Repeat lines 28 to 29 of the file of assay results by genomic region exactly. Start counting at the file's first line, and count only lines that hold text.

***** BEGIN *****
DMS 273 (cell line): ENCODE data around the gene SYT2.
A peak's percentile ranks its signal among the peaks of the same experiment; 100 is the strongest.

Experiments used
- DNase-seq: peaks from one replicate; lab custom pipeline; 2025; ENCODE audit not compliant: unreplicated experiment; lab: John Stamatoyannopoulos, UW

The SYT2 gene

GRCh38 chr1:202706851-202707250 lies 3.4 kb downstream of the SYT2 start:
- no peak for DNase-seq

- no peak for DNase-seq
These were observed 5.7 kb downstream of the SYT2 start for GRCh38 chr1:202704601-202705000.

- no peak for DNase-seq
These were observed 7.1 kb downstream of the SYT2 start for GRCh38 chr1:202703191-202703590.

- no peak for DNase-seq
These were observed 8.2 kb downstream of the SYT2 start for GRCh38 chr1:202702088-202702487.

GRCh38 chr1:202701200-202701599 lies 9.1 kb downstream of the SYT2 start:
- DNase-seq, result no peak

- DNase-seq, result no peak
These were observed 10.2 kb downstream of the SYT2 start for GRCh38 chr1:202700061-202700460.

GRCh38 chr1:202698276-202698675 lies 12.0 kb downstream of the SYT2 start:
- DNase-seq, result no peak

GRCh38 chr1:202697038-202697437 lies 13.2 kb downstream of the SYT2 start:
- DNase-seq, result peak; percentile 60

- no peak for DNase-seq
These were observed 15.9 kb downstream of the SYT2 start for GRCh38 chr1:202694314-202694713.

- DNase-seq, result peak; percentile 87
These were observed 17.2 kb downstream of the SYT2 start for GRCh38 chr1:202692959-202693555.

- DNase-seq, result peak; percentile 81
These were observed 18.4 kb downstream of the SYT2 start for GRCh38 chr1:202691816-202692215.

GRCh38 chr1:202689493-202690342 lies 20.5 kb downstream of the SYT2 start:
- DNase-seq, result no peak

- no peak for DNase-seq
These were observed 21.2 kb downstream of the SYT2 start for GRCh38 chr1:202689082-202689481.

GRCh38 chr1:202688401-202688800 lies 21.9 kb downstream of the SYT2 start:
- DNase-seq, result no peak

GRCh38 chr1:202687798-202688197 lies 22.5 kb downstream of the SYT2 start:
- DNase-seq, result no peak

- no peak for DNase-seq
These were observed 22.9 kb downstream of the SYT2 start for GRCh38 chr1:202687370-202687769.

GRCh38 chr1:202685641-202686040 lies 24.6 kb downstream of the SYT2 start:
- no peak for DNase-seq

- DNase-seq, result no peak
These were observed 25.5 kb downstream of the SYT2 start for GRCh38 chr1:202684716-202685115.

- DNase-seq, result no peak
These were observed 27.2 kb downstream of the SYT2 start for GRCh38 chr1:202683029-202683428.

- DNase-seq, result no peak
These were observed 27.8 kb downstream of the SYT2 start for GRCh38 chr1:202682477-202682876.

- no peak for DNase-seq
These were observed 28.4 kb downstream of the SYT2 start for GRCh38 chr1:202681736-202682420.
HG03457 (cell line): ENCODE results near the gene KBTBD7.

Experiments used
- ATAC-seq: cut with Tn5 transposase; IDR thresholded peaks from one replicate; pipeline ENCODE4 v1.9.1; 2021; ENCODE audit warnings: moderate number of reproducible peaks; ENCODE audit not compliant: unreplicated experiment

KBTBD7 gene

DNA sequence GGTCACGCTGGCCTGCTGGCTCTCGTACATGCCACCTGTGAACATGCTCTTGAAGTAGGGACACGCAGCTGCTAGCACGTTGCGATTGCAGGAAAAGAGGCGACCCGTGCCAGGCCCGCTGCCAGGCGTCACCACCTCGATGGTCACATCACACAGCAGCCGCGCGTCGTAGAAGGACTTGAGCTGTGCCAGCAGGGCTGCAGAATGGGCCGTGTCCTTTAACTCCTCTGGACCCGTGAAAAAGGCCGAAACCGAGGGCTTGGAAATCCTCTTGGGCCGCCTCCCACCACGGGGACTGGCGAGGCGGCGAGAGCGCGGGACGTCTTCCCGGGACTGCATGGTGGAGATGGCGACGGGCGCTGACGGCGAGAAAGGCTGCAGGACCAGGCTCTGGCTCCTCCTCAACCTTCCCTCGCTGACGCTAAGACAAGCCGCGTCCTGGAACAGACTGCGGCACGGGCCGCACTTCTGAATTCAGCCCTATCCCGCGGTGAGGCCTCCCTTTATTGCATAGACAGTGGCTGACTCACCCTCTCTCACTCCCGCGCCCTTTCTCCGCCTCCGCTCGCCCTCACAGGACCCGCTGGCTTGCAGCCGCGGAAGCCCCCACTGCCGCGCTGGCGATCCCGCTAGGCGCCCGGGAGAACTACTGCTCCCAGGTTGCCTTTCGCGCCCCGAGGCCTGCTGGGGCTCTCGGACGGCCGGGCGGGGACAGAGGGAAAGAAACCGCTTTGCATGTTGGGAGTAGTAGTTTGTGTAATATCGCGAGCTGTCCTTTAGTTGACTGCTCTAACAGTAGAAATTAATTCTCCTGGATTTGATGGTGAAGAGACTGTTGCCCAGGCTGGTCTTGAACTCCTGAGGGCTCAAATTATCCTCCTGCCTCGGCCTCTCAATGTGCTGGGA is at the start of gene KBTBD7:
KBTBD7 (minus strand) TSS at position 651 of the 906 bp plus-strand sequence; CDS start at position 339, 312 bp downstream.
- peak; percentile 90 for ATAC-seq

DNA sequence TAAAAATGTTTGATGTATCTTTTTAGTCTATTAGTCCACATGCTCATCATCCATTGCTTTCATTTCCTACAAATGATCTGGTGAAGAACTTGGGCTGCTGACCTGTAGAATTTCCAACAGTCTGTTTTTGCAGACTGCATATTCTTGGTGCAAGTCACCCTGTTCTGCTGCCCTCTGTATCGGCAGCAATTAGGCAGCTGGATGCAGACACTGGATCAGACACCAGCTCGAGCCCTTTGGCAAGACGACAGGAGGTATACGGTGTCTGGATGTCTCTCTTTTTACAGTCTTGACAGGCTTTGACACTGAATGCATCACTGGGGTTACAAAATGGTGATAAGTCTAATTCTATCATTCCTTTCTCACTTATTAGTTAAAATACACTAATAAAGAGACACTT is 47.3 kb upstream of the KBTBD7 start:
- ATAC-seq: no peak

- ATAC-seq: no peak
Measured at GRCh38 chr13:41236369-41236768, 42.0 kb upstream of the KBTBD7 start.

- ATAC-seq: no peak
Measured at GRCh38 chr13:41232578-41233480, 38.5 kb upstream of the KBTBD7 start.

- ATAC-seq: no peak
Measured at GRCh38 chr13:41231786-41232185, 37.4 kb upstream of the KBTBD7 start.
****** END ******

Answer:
GRCh38 chr1:202689493-202690342 lies 20.5 kb downstream of the SYT2 start:
- DNase-seq, result no peak